Keeping Up With the Joneses

An East Memphis garden offers a lovely way to beat the heat.

The pool house with its Southern “low country” architecture, long green shutters, and vintage wicker makes for a shady retreat from summer sun.

photography by Andrea Zucker

Everything heats up in Memphis in July. Fortunately for Sandra and Jack Jones, when it gets too hot, they — along with many family members and friends — can retreat out back for a dip in their saltwater pool, and later cool off in the garden’s pool house, greenhouse, air-conditioned guesthouse, or in one of several shady loggias.

A formal, architectural quality embraces this East Memphis garden, which was designed by Sandra Jones, with implementation done by Karen Davenport of Kaja Farms. It is a carefully considered landscape offering a variety of picturesque vignettes at every turn. Sandra’s plan is to have her garden look basically the same in winter and summer, and accordingly it is landscaped with plants that stay green — including boxwoods, camellias, and azaleas. Then, as the seasons dictate, New Dawn roses, hydrangeas, and peonies burst into colorful bloom and are added to the mix. Many “old friends” can be found in the garden, too, such as the Florida gardenia trees that traveled with Sandra from her former Morningside Park home.

Dotted throughout the Joneses’ garden are lovely, old-world marble statues, urns, iron gates, and salvaged industrial remnants, all of which have the patina of age. These vintage finds have been handpicked by Sandra from estate sales in Memphis, as well as from auctions and sales all around the world. They add character to the glimpses of green which can be seen from every window in the main house and outbuildings.

The loggia off the main house opens to the garden and features blue and white linen upholstered furniture and a chandelier crafted by Bobby Montgomery, with antlers courtesy of Peter Schutt, Jack Jones’ son.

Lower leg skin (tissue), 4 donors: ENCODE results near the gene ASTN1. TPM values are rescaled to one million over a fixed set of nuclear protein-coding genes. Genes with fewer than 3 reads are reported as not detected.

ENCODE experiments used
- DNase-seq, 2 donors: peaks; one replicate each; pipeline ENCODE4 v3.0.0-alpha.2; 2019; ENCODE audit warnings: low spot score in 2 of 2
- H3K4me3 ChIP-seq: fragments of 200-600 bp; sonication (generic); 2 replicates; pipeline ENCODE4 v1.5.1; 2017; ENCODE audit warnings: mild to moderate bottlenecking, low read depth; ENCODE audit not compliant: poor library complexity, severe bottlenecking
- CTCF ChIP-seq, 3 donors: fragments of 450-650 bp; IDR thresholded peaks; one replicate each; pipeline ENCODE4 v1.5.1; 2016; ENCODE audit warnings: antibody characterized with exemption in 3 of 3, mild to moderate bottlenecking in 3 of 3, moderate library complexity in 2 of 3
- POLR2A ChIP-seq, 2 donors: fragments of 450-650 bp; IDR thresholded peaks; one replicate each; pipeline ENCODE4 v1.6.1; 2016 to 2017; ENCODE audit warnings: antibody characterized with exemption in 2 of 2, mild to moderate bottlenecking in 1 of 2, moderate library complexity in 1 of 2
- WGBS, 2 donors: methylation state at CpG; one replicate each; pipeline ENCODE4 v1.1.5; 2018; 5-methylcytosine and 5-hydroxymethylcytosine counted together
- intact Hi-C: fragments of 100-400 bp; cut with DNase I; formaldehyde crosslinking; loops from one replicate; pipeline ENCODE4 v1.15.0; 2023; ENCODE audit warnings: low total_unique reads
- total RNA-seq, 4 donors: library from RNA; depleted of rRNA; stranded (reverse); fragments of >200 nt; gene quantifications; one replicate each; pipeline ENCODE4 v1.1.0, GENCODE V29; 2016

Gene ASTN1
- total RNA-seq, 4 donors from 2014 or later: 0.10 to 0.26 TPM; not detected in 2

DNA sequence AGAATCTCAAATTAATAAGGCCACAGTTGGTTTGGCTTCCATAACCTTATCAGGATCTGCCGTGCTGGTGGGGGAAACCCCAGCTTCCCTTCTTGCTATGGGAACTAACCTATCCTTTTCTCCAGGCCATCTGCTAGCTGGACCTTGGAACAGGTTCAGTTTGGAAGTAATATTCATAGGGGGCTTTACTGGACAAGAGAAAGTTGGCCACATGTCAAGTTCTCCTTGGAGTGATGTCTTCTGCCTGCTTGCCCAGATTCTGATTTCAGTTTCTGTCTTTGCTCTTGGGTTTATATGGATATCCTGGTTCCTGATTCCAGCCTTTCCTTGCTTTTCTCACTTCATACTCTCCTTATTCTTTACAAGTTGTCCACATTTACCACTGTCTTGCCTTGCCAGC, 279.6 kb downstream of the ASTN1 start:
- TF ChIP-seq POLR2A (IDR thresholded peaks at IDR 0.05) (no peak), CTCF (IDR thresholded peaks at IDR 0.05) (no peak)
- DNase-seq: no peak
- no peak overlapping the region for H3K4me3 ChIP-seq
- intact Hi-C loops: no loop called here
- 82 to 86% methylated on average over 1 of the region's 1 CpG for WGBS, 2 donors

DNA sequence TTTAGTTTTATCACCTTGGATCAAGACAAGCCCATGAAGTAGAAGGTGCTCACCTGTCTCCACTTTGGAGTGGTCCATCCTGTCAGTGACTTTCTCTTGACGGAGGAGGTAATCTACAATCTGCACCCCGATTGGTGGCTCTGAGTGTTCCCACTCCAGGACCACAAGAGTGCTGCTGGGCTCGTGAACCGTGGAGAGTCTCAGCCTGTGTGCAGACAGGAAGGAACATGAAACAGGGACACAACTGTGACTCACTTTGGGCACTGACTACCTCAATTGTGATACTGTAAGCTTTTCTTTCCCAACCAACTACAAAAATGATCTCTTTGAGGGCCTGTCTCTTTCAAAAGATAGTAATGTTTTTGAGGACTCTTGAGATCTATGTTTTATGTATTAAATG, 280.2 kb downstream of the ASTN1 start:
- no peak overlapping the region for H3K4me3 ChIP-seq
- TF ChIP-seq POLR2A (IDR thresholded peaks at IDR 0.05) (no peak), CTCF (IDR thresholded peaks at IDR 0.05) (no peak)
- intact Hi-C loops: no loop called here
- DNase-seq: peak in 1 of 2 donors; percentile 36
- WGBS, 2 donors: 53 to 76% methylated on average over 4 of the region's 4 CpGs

This wide-angled view from the pool house looks across the garden towards the main house.

The swimming pool is five feet deep and was designed by Ogden Pools. Christie Cut Stone Co. installed the limestone hardscape. The spacious, comfortable pool house has a Southern “low country” look and is furnished with a wicker seating set that Sandra bought from a stately home on Central Avenue. The cast-iron column capitals came courtesy of an old building in New York City. With its floor-to-ceiling glass tiles, the bathroom in the pool house has a cool, grotto-like feel. The flower-sprigged, painted porcelain sink set into a handsome piece of furniture was purchased at a Tom Fortner estate sale. The luxurious faucets are by Phylrich.

A niece in Florida says jokingly that the buildings in the garden look a bit “like Universal City’ with their different architectural styles, but it all comes together beautifully in Sandra’s eclectic vision. The brick greenhouse/guesthouse is Georgian in style, with porthole windows and interior columns. The visitor steps first into the glass-roofed greenhouse portion with its four rubber trees (hardy survivors from Sandra’s past gardens), frangipani (Plumeria), and oceans of orchids.